Vs. 143 — Trouble and anguish have overtaken me, Yet Your commandments are my delights.

Charles H. Spurgeon:

He had double trouble: trouble without and anguish within, as the apostle Paul put it, “without were fightings and within were fears.” “Yet thy commandments are my delights.” Thus he became a riddle; troubled, and yet delighted; in anguish, and yet in pleasure. The child of God can understand this enigma, for well he knows that while he is cast down on account of what he sees within himself he is all the more lifted up by what he sees in the word. He is delighted with the commandments, although he is troubled because he cannot perfectly obey them. He finds abundant light in the commandments, and by the influence of that light he discovers and mourns over his own darkness. Only the man who is acquainted with the struggles of the spiritual life will understand the expression before us. Let the reader herein find a balance in which to weigh himself. Does he find even when he is begirt with sorrow that it is a delightful thing to do the will of the Lord? Does he find more joy in being sanctified than sorrow in being chastised? Then the spot of God’s children is upon him. (Spurgeon, C. H. (2009). The treasury of David: Psalms 111-119 (Vol. 5, pp. 391–392). Bellingham, WA: Logos Bible Software.)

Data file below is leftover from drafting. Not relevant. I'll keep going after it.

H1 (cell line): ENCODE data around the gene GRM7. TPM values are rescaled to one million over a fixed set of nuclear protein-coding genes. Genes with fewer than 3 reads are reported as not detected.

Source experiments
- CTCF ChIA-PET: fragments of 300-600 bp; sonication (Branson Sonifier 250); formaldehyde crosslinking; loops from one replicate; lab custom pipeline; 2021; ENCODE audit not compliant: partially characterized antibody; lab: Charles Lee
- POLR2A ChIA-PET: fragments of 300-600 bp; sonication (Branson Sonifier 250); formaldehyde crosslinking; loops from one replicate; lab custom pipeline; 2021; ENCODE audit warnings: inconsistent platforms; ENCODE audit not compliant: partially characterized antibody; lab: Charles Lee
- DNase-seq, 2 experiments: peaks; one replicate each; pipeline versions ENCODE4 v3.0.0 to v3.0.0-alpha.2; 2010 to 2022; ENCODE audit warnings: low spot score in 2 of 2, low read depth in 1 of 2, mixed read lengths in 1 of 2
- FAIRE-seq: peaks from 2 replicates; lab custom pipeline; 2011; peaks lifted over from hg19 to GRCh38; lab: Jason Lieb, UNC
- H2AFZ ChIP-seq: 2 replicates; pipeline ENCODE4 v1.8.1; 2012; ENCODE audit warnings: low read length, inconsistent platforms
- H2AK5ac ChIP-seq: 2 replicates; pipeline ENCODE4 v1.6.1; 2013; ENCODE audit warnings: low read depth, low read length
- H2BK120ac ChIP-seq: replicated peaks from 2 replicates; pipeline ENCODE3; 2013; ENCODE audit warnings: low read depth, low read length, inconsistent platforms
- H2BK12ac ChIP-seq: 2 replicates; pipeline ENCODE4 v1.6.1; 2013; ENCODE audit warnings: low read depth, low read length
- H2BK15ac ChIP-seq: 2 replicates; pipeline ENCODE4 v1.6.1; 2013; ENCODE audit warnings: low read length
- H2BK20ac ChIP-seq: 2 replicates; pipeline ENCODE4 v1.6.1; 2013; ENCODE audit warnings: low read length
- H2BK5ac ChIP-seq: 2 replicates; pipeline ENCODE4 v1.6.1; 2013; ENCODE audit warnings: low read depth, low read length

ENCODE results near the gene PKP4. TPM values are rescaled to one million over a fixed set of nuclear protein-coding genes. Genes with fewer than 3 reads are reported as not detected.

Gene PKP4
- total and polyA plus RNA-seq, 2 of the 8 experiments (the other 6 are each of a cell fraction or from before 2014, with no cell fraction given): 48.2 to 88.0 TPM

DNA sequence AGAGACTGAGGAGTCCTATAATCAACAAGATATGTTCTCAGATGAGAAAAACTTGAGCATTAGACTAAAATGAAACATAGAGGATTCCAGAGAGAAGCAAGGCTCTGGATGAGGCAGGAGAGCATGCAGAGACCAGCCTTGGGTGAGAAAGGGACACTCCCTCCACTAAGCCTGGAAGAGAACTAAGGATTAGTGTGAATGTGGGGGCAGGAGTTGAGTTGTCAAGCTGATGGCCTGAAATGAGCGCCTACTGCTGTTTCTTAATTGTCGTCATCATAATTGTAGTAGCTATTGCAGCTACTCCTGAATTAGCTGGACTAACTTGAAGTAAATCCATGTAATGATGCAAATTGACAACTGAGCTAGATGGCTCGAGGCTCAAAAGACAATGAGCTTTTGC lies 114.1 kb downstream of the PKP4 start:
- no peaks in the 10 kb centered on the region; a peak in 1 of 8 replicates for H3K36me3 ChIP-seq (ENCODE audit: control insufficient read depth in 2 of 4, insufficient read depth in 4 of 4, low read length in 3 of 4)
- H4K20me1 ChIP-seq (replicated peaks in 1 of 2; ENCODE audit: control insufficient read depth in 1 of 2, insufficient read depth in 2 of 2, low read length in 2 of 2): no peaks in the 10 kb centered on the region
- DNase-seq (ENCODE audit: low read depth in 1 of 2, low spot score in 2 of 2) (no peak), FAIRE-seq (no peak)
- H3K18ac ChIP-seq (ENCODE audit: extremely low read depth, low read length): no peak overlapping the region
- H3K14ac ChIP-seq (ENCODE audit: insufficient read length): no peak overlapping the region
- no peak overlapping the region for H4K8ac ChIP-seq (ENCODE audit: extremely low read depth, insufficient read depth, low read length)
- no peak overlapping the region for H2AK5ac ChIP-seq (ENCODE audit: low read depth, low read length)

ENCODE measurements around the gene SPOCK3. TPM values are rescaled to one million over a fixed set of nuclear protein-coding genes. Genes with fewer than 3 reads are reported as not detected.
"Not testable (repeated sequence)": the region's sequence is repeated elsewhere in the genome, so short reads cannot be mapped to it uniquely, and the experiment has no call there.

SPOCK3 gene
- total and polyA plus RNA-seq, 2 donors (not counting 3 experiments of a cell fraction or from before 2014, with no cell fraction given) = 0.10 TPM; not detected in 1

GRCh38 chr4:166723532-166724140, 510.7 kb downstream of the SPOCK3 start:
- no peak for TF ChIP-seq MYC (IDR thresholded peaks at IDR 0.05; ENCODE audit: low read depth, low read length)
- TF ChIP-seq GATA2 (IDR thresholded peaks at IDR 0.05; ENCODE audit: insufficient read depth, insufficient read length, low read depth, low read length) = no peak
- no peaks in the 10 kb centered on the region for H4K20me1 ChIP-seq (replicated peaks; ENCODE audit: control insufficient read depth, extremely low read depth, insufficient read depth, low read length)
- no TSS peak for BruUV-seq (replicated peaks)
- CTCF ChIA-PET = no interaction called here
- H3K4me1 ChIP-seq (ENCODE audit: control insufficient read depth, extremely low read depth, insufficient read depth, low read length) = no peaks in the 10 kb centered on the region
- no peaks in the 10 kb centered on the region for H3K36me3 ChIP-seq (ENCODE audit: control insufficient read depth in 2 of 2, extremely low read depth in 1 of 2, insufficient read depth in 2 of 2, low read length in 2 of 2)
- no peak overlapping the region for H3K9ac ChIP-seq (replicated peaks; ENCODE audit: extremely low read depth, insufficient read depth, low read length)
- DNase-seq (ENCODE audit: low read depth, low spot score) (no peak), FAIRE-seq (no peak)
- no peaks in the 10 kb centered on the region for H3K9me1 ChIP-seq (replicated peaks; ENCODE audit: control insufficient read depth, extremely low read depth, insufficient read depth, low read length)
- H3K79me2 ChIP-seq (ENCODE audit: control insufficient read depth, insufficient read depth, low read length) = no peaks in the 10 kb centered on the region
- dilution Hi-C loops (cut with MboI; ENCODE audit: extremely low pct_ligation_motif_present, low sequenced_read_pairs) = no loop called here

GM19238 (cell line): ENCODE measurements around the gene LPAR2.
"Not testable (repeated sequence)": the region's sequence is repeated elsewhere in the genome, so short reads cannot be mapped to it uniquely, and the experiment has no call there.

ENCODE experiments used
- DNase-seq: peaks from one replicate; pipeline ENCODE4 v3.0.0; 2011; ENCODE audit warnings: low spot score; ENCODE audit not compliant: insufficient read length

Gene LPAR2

Father, grant us grace to be faithful in our turmoil; grace in our anguish; grace in our repentance; and grace to see the delight of Your word and Your ways. It is there–in the center of grace, like in the eye of a hurricane, that we find peace and rest.

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